The latest attempt by a studio to rejuvenate a series with big merchandising potential, “Snake Eyes: G.I. Joe Origins,” is not a particularly good version of the prevailing popcorn blockbuster. The film is undeniably a triage mission to save a dying piece of intellectual property eight years after the disappointment of “G.I. Joe: Retaliation.” It’s far too fixated on providing life support to the brand for it to give newly recast Henry Golding the star platform he needs or the martial arts action artistry the film deserves.
Yet, for those interested in the state of the industry at large, “Snake Eyes” does hold real value. The film is far more interesting for what it means off-screen than what it actually is on-screen. Paramount and Hasbro’s cautious, calculated retooling of a crown jewel in their catalog reflects the dire state of confusion constricting properties from outside the Mouse House.
“Snake Eyes” acquiesces to Marvel’s dominance, stepping back from aggressive universe building with G.I. Joe. The film abandons heavy-handed foreshadowing or winking Easter eggs. Credit where due: the writers craft a story that can largely stand on its own. But a film being able to stand alone these days does not mean it also stands tall.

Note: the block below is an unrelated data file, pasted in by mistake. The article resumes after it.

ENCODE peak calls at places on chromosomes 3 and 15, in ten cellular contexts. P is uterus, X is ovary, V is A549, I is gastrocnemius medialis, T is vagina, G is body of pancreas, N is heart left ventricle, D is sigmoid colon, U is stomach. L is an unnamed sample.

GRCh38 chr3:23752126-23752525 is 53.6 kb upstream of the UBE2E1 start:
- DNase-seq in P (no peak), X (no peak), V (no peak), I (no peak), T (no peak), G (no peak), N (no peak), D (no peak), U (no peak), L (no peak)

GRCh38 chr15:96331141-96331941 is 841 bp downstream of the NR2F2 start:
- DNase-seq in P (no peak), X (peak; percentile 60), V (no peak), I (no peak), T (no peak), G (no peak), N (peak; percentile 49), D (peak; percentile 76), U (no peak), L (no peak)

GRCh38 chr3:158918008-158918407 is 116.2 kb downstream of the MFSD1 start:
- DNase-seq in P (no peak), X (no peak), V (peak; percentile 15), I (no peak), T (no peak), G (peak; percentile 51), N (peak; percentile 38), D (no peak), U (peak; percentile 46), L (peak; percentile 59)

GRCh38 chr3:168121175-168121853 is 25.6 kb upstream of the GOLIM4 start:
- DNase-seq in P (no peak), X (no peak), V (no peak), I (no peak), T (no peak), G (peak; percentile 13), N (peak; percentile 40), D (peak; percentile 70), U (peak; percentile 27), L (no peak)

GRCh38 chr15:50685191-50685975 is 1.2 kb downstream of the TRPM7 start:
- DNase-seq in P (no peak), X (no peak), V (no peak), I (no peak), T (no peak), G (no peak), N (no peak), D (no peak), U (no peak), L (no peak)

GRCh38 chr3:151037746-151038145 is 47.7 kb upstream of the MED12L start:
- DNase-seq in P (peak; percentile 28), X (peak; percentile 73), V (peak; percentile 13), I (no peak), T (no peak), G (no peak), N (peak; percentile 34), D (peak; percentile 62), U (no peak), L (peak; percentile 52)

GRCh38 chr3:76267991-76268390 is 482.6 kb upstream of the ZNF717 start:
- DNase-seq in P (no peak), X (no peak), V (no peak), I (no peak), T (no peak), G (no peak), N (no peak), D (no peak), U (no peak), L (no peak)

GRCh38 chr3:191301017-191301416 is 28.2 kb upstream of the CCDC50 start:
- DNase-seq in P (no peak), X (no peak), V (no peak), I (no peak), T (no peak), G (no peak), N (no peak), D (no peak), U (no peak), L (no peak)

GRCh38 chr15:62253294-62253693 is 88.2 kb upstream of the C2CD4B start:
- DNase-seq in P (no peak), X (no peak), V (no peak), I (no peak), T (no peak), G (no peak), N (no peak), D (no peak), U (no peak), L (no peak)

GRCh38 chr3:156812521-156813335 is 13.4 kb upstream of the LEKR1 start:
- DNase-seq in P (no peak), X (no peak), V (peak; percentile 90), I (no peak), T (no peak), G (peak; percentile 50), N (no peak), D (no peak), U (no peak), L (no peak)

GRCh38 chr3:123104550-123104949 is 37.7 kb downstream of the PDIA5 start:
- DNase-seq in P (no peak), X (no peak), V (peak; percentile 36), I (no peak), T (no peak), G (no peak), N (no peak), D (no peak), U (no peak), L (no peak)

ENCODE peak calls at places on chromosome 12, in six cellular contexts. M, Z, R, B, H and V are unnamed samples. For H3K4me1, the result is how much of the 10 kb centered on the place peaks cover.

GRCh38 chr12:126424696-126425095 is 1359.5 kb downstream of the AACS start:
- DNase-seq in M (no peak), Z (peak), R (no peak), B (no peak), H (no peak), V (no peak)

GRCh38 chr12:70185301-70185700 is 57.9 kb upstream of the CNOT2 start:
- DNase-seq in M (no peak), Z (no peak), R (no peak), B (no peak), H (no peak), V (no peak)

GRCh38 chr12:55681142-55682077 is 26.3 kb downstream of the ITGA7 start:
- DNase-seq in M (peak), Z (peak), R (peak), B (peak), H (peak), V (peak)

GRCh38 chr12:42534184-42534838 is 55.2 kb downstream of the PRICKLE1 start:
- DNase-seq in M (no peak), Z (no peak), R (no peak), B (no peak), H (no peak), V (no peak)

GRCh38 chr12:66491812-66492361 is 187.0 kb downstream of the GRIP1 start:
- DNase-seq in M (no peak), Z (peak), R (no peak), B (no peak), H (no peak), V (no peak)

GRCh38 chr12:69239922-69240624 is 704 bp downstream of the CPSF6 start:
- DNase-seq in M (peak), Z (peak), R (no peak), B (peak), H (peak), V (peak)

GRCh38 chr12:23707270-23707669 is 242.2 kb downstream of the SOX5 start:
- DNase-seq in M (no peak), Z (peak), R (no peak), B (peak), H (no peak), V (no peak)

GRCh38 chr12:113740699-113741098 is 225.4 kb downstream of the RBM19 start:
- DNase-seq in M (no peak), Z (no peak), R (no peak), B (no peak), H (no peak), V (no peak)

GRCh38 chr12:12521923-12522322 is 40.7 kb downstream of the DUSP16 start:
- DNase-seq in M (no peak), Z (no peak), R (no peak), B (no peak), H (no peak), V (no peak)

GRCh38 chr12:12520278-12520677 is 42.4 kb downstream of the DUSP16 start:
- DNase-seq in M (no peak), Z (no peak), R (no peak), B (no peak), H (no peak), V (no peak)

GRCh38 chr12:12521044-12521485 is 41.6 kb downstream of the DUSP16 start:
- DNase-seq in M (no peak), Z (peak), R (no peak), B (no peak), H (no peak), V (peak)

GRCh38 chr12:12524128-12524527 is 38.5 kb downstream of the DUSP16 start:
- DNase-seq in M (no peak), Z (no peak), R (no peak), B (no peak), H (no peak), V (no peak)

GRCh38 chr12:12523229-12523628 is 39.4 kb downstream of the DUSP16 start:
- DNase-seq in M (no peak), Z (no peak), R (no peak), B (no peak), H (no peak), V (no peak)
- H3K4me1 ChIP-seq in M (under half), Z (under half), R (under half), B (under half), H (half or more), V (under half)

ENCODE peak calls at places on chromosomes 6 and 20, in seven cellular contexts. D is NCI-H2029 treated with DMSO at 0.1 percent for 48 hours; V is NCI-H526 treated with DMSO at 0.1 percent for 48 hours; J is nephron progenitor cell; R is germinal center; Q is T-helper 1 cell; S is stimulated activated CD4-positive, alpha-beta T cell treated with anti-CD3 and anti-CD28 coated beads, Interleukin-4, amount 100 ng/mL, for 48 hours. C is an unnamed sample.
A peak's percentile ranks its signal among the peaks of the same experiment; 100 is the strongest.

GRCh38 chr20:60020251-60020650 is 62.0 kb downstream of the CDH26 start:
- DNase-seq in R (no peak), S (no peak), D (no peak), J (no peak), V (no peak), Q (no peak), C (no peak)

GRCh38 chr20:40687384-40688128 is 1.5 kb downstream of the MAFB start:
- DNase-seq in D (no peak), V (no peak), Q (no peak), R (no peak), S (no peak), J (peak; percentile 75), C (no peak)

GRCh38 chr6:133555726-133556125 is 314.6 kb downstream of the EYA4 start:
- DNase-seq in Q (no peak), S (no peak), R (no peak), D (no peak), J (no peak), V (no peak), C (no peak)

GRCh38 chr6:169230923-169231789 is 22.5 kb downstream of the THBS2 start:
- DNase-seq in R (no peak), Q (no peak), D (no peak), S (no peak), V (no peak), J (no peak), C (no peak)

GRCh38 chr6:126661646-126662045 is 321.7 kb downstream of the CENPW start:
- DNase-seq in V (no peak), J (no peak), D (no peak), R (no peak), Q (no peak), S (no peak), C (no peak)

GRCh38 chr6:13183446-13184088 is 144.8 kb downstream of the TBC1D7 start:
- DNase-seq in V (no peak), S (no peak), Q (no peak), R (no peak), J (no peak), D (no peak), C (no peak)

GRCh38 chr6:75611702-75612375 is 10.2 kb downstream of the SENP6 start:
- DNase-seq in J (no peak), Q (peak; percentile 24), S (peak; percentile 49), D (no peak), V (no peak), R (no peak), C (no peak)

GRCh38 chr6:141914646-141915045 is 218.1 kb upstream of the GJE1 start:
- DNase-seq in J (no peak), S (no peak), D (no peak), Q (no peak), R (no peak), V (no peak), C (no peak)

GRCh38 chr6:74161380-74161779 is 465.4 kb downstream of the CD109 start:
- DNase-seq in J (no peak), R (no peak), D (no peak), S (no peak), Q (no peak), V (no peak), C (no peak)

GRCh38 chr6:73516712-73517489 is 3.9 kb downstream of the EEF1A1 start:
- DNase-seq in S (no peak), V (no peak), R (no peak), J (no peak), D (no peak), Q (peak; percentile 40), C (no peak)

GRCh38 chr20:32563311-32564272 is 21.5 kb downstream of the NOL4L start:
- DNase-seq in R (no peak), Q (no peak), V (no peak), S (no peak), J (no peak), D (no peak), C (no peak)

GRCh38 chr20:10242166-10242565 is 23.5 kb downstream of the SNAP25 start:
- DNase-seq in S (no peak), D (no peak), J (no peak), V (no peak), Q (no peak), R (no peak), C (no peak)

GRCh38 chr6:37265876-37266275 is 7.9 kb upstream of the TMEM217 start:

Director Robert Schwentke makes for a curious personnel choice to guide this project. A recent run including two “Divergent” sequels and the notorious box office bomb “R.I.P.D.” has left his résumé far from spotless. It’s doubtful the German director added much cultural understanding or context to a film set in Japan and populated primarily by Asian performers, too. If the assignment was to rebuild the series largely from scratch essentially, perhaps the producers should have taken a risk by entrusting “Snake Eyes” with a director who could bring something specific or startling. This is still a derivative, paint-by-numbers effort that can’t decide if it wants to build a franchise or a character.
The origin story – yes, another one – of the mercurial title character focuses its energy primarily into his backstory without telegraphing the parallels and connections to a larger shared narrative. The ‘Joes’ do not merit a mention until a late perfunctory yet obligatory scene. There’s no shot of Golding in the full head-to-toes black robing of Snake Eyes until shortly after, either. A post-credits stinger with his rival Storm Shadow (Andrew Koji), whose villainy develops in reaction to Snake Eyes’ self-actualization, is much more heavy-handed in its embrace of the character’s mythology. A 50-50 ratio on subtlety and sledgehammering could be worse.
“Snake Eyes” embraces the biblical connotations of the character’s name, following his serpentine deception of heroes and villains alike to get what he wants. Though Golding broods plenty over what that deep desire might be, the film answers the character’s motivation from the prologue: he’s yet another tortured soul eaten up by watching his dad die at the hands of a nefarious foe. Snake Eyes initially seeks vengeance at any cost for this loss, aligning himself with whoever’s interests happen to coincide with this goal.